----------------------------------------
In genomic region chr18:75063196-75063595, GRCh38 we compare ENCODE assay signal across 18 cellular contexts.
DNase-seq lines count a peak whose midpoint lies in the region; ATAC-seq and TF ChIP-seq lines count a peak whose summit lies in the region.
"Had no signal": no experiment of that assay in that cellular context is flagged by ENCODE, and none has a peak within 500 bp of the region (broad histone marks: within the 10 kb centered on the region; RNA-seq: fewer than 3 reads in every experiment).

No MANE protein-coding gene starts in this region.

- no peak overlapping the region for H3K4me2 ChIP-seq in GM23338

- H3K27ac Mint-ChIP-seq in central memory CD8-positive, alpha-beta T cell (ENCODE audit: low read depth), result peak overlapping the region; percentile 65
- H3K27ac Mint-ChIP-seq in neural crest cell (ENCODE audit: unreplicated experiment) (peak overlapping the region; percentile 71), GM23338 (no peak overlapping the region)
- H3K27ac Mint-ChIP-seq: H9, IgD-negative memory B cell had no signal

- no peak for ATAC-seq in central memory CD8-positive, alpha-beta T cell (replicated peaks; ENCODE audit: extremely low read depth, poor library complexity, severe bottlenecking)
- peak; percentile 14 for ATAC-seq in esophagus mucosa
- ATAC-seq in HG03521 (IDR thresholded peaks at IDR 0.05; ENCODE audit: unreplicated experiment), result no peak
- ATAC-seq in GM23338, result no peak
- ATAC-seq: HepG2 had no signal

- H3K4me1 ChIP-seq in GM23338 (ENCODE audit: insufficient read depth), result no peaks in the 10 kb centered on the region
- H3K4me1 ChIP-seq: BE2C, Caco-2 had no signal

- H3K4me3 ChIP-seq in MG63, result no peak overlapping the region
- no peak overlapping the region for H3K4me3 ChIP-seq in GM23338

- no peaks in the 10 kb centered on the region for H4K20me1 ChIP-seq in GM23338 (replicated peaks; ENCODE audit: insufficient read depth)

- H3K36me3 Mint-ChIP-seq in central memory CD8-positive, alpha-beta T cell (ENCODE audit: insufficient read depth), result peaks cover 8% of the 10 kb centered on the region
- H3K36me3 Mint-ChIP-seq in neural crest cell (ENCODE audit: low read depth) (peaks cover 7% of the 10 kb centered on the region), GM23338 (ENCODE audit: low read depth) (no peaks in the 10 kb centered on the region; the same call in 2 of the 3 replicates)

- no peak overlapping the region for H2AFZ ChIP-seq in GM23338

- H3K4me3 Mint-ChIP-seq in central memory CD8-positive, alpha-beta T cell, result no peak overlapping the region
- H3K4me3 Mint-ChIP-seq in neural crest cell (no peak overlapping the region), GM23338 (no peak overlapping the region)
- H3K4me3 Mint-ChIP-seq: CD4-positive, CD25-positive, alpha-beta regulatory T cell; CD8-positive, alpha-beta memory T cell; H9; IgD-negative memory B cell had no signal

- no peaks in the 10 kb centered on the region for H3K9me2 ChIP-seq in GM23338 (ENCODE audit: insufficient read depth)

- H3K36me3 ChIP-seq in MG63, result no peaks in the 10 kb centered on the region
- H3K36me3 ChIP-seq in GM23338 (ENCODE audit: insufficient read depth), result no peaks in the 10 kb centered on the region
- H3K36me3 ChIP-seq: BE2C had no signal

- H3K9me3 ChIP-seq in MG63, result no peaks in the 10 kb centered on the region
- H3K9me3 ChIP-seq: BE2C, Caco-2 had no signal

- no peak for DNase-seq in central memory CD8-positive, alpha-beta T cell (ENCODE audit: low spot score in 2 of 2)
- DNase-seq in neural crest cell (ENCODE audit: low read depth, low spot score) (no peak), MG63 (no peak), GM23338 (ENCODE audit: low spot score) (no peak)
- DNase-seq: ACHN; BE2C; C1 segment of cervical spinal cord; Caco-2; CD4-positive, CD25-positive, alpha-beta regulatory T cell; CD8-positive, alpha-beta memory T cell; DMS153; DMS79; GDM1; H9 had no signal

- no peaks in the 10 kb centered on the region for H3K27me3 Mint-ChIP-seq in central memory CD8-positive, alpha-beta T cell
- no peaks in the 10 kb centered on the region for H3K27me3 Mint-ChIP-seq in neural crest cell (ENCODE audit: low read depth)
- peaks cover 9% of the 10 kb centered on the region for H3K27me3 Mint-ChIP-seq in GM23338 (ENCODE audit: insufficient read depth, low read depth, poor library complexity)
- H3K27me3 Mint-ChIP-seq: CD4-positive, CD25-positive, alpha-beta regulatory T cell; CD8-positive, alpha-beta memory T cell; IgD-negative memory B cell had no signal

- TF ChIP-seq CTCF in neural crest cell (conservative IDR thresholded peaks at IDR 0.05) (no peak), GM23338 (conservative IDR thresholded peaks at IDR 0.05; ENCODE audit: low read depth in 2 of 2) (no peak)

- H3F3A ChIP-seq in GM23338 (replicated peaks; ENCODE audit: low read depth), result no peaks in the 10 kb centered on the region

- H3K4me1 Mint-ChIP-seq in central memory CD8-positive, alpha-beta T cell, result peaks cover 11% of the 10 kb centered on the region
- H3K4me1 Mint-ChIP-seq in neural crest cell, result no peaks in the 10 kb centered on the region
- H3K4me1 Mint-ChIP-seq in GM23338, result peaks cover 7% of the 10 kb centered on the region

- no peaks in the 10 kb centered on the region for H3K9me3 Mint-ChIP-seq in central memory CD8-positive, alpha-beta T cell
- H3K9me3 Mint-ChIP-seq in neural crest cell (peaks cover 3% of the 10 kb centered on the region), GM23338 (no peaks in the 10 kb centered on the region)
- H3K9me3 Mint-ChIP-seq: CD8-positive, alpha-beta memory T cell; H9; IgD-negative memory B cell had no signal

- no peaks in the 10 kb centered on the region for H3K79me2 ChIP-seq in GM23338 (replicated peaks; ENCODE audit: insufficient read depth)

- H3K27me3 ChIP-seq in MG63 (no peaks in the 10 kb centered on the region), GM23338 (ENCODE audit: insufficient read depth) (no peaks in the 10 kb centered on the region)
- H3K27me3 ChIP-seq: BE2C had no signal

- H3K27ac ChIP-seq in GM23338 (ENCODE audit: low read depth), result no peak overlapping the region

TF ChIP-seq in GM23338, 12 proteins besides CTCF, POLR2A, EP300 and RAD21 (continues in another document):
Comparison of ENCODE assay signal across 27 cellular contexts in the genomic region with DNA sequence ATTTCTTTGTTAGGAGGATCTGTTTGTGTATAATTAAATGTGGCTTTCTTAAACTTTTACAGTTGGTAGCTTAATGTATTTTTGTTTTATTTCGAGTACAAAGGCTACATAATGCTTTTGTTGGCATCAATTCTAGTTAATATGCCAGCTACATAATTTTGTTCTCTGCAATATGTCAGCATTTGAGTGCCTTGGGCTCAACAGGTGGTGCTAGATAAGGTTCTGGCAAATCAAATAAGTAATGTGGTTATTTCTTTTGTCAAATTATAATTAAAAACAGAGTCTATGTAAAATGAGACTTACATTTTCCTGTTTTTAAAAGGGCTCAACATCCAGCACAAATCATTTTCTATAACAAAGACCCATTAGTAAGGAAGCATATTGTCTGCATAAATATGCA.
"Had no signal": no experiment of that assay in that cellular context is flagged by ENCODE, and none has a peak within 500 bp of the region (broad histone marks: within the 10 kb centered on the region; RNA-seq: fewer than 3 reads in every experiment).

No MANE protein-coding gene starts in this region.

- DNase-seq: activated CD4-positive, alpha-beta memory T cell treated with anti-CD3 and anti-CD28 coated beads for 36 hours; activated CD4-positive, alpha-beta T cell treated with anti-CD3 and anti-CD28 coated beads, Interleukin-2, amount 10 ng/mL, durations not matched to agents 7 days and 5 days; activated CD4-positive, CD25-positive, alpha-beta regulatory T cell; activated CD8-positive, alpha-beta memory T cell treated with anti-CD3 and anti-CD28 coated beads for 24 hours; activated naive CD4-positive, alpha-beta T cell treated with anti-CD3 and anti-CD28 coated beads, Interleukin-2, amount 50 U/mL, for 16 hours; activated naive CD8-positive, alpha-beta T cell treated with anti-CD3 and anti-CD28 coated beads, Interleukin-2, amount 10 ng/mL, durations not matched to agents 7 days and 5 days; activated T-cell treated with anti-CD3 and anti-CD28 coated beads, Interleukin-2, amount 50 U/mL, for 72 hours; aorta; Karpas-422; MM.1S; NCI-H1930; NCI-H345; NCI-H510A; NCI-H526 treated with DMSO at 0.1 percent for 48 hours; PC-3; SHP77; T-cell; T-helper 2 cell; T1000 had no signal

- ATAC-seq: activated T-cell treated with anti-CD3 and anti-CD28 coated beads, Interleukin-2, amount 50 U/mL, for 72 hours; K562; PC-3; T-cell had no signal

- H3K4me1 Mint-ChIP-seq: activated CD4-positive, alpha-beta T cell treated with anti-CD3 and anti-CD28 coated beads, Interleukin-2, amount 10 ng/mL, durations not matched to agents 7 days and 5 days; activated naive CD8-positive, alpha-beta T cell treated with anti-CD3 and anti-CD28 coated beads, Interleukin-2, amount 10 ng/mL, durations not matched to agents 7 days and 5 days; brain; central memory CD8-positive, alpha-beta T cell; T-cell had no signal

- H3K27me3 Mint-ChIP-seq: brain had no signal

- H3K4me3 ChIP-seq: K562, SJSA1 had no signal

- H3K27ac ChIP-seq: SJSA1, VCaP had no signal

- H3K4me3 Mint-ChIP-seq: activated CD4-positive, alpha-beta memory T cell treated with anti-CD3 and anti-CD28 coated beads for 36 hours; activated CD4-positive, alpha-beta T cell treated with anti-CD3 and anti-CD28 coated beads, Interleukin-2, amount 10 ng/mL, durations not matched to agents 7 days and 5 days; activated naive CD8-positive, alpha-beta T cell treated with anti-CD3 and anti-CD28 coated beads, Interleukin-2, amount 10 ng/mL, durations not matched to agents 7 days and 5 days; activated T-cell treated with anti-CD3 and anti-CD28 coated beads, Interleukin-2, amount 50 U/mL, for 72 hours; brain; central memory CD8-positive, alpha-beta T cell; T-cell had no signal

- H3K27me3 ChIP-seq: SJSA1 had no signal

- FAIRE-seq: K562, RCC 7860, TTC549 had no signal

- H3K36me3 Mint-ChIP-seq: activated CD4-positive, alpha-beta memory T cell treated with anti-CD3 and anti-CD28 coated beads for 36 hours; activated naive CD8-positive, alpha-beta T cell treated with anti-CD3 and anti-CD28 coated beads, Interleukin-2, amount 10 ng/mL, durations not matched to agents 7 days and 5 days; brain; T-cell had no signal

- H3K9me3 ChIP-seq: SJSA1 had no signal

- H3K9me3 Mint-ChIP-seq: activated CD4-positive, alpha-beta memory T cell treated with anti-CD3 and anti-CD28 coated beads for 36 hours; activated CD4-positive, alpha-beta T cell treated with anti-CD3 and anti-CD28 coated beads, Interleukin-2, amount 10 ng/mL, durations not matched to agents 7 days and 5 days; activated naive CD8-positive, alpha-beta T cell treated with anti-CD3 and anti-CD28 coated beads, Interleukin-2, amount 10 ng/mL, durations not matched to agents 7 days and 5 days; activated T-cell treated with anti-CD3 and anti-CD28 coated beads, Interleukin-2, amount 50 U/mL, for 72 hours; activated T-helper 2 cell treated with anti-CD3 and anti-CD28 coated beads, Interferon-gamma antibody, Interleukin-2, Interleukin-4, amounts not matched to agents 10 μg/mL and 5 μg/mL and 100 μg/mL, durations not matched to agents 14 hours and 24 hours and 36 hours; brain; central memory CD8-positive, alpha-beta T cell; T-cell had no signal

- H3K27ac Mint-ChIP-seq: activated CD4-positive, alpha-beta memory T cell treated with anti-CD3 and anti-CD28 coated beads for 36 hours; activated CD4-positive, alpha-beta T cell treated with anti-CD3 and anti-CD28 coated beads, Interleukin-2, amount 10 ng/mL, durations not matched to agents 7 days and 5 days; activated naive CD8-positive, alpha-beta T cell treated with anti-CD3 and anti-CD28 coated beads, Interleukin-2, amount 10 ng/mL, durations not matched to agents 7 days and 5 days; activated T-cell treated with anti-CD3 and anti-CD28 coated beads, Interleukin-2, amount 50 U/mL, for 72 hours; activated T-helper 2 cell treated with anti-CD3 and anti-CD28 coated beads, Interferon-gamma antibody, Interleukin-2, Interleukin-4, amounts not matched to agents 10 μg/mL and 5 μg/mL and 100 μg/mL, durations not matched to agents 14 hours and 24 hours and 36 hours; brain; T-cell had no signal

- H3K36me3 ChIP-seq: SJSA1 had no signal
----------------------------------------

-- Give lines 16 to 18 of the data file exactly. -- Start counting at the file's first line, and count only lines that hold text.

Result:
- H3K4me3 ChIP-seq in MG63, result no peak overlapping the region
- no peak overlapping the region for H3K4me3 ChIP-seq in GM23338

- no peaks in the 10 kb centered on the region for H4K20me1 ChIP-seq in GM23338 (replicated peaks; ENCODE audit: insufficient read depth)